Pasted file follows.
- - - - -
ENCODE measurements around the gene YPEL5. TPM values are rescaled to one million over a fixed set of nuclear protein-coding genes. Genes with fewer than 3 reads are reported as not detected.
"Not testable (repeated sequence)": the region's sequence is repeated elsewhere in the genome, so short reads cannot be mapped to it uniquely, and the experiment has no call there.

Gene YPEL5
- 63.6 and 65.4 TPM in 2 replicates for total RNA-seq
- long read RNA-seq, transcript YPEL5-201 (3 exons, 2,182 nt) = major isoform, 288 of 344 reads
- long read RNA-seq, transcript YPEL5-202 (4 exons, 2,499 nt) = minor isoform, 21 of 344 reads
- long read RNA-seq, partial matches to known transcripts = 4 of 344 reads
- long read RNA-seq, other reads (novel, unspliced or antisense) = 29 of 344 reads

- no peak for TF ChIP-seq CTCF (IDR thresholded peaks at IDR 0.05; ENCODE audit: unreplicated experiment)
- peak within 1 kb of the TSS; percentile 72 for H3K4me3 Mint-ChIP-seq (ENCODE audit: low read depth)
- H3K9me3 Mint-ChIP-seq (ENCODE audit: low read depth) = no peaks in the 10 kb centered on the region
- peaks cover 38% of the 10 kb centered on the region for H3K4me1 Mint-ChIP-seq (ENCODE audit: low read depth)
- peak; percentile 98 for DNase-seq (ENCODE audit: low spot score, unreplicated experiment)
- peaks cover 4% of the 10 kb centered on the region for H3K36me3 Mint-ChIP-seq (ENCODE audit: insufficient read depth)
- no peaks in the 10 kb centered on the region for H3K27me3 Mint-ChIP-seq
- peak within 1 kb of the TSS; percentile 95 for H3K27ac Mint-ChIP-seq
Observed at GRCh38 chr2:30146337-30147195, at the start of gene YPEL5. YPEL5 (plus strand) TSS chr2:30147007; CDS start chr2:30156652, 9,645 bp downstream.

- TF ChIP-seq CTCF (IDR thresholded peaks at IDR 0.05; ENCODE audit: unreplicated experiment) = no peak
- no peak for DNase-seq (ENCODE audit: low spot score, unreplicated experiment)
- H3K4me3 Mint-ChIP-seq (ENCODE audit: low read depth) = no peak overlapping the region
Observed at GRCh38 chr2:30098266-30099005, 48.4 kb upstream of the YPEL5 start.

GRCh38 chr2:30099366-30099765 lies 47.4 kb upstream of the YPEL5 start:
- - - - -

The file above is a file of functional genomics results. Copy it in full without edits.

ENCODE measurements around the gene YPEL5. TPM values are rescaled to one million over a fixed set of nuclear protein-coding genes. Genes with fewer than 3 reads are reported as not detected.
"Not testable (repeated sequence)": the region's sequence is repeated elsewhere in the genome, so short reads cannot be mapped to it uniquely, and the experiment has no call there.

Gene YPEL5
- 63.6 and 65.4 TPM in 2 replicates for total RNA-seq
- long read RNA-seq, transcript YPEL5-201 (3 exons, 2,182 nt) = major isoform, 288 of 344 reads
- long read RNA-seq, transcript YPEL5-202 (4 exons, 2,499 nt) = minor isoform, 21 of 344 reads
- long read RNA-seq, partial matches to known transcripts = 4 of 344 reads
- long read RNA-seq, other reads (novel, unspliced or antisense) = 29 of 344 reads

- no peak for TF ChIP-seq CTCF (IDR thresholded peaks at IDR 0.05; ENCODE audit: unreplicated experiment)
- peak within 1 kb of the TSS; percentile 72 for H3K4me3 Mint-ChIP-seq (ENCODE audit: low read depth)
- H3K9me3 Mint-ChIP-seq (ENCODE audit: low read depth) = no peaks in the 10 kb centered on the region
- peaks cover 38% of the 10 kb centered on the region for H3K4me1 Mint-ChIP-seq (ENCODE audit: low read depth)
- peak; percentile 98 for DNase-seq (ENCODE audit: low spot score, unreplicated experiment)
- peaks cover 4% of the 10 kb centered on the region for H3K36me3 Mint-ChIP-seq (ENCODE audit: insufficient read depth)
- no peaks in the 10 kb centered on the region for H3K27me3 Mint-ChIP-seq
- peak within 1 kb of the TSS; percentile 95 for H3K27ac Mint-ChIP-seq
Observed at GRCh38 chr2:30146337-30147195, at the start of gene YPEL5. YPEL5 (plus strand) TSS chr2:30147007; CDS start chr2:30156652, 9,645 bp downstream.

- TF ChIP-seq CTCF (IDR thresholded peaks at IDR 0.05; ENCODE audit: unreplicated experiment) = no peak
- no peak for DNase-seq (ENCODE audit: low spot score, unreplicated experiment)
- H3K4me3 Mint-ChIP-seq (ENCODE audit: low read depth) = no peak overlapping the region
Observed at GRCh38 chr2:30098266-30099005, 48.4 kb upstream of the YPEL5 start.

GRCh38 chr2:30099366-30099765 lies 47.4 kb upstream of the YPEL5 start: